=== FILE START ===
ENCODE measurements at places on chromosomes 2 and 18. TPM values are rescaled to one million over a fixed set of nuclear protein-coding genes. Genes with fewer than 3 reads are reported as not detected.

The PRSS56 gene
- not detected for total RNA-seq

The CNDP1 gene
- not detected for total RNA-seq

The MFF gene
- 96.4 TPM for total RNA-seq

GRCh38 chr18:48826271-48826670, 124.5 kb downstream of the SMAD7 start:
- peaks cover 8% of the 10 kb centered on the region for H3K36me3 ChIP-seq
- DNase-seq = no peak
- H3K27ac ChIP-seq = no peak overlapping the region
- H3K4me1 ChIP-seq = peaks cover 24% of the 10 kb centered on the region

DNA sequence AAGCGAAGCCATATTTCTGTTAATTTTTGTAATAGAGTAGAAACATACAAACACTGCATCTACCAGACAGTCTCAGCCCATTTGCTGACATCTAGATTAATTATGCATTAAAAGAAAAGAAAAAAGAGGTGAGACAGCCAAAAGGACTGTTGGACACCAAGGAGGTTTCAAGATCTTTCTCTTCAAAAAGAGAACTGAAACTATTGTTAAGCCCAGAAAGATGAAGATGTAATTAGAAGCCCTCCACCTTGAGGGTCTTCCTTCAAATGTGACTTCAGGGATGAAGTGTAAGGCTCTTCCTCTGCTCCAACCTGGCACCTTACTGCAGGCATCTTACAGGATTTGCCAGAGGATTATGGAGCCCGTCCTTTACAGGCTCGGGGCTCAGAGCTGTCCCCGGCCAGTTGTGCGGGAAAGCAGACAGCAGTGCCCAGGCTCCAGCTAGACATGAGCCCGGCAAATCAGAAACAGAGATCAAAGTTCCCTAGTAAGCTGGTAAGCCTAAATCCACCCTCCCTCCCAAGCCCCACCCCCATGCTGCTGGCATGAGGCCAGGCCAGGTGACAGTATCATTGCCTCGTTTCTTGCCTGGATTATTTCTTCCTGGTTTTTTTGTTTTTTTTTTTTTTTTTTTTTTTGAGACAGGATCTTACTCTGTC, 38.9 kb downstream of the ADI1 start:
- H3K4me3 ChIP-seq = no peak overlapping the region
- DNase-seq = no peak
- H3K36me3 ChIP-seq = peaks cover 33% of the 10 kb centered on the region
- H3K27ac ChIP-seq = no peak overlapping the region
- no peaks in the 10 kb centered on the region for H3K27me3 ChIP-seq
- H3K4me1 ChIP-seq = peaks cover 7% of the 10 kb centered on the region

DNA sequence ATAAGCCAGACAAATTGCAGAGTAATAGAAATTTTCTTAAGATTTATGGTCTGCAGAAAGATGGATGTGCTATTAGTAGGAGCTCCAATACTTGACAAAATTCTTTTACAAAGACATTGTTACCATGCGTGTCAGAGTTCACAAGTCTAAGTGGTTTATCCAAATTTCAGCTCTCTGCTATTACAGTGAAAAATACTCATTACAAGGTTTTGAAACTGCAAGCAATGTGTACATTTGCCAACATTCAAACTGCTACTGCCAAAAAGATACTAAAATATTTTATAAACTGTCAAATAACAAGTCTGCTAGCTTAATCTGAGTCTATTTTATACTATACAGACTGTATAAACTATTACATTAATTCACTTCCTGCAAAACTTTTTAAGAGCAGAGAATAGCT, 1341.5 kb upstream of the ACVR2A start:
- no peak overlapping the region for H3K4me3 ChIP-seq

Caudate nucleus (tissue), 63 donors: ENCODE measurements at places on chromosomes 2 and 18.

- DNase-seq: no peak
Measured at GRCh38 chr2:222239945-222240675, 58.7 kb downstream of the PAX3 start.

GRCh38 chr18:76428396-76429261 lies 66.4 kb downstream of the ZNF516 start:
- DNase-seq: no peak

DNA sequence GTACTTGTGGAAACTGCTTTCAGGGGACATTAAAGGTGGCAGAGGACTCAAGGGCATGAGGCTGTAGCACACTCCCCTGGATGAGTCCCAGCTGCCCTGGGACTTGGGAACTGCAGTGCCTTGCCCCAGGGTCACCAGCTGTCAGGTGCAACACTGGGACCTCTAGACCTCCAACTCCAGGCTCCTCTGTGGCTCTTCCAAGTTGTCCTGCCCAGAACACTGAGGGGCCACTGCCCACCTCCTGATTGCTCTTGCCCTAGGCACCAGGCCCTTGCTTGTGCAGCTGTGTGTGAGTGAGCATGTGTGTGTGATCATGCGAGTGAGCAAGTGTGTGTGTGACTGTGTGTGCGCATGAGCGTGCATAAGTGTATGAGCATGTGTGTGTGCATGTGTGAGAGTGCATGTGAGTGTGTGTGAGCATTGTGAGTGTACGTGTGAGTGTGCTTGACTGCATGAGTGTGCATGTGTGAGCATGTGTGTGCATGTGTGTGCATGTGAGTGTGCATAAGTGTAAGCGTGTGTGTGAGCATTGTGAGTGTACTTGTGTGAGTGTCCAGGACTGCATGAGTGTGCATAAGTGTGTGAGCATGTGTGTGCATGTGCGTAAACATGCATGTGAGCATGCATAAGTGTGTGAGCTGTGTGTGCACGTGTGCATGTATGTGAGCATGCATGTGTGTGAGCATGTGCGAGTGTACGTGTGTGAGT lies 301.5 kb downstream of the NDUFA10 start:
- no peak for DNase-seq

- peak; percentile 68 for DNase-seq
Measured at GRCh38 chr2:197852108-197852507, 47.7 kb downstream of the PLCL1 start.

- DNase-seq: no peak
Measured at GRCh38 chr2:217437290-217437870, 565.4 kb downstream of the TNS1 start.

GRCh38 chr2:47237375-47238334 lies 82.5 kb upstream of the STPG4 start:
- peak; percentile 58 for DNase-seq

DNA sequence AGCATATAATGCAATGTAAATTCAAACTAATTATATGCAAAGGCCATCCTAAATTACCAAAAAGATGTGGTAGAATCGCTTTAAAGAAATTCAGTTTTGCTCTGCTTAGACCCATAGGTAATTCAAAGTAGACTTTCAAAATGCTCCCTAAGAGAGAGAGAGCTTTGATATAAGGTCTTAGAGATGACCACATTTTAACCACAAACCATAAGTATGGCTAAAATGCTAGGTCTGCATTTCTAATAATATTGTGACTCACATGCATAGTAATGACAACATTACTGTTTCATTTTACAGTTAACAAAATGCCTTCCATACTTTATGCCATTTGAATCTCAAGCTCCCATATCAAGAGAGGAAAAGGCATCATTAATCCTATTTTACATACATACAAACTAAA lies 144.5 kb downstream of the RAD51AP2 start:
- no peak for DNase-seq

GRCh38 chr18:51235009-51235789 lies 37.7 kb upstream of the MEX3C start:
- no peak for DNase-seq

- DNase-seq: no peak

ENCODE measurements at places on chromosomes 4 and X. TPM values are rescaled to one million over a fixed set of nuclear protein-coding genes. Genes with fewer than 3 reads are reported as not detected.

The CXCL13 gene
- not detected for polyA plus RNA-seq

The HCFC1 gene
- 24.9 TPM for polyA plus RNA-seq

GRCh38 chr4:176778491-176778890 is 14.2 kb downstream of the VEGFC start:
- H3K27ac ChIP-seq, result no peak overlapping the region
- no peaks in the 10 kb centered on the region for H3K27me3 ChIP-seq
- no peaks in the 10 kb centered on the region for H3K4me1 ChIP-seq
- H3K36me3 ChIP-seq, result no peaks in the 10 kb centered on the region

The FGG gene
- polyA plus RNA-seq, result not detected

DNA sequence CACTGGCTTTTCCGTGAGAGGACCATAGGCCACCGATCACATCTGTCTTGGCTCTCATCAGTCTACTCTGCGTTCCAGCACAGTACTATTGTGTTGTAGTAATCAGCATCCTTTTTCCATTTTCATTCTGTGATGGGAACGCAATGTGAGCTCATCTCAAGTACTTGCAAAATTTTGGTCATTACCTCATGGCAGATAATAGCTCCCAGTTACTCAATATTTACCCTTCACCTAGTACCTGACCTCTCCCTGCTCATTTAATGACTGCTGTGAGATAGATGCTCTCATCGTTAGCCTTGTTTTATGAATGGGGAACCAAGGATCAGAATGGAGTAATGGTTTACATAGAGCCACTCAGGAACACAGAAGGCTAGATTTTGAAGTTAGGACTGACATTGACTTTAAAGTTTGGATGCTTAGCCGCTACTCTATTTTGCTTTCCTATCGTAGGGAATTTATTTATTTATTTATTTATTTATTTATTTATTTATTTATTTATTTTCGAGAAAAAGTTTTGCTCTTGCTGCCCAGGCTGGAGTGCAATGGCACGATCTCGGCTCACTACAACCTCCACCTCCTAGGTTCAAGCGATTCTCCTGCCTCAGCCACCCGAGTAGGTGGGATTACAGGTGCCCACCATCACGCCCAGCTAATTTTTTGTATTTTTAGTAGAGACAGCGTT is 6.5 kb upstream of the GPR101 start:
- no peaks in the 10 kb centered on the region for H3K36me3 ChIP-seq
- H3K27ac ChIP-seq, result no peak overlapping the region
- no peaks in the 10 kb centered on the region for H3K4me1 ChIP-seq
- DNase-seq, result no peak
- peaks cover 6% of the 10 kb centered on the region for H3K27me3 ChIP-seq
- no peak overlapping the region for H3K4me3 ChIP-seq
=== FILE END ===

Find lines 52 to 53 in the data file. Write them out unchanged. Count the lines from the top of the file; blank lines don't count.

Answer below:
DNA sequence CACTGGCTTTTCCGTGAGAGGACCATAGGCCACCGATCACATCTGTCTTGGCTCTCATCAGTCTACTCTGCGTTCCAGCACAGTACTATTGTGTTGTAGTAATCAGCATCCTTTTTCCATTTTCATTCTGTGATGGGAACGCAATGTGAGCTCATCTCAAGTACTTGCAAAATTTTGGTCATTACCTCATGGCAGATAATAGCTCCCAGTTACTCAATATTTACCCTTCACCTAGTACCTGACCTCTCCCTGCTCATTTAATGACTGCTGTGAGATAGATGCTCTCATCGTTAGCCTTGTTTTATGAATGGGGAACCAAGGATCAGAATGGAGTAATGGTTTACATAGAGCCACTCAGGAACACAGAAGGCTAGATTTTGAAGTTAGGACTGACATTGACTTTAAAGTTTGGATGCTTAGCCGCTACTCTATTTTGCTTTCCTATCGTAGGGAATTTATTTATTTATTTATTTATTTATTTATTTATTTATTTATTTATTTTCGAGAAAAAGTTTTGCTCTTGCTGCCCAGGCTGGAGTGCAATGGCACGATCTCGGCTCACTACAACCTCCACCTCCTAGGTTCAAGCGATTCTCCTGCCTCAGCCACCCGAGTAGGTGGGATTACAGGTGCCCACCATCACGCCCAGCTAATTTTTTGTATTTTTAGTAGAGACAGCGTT is 6.5 kb upstream of the GPR101 start:
- no peaks in the 10 kb centered on the region for H3K36me3 ChIP-seq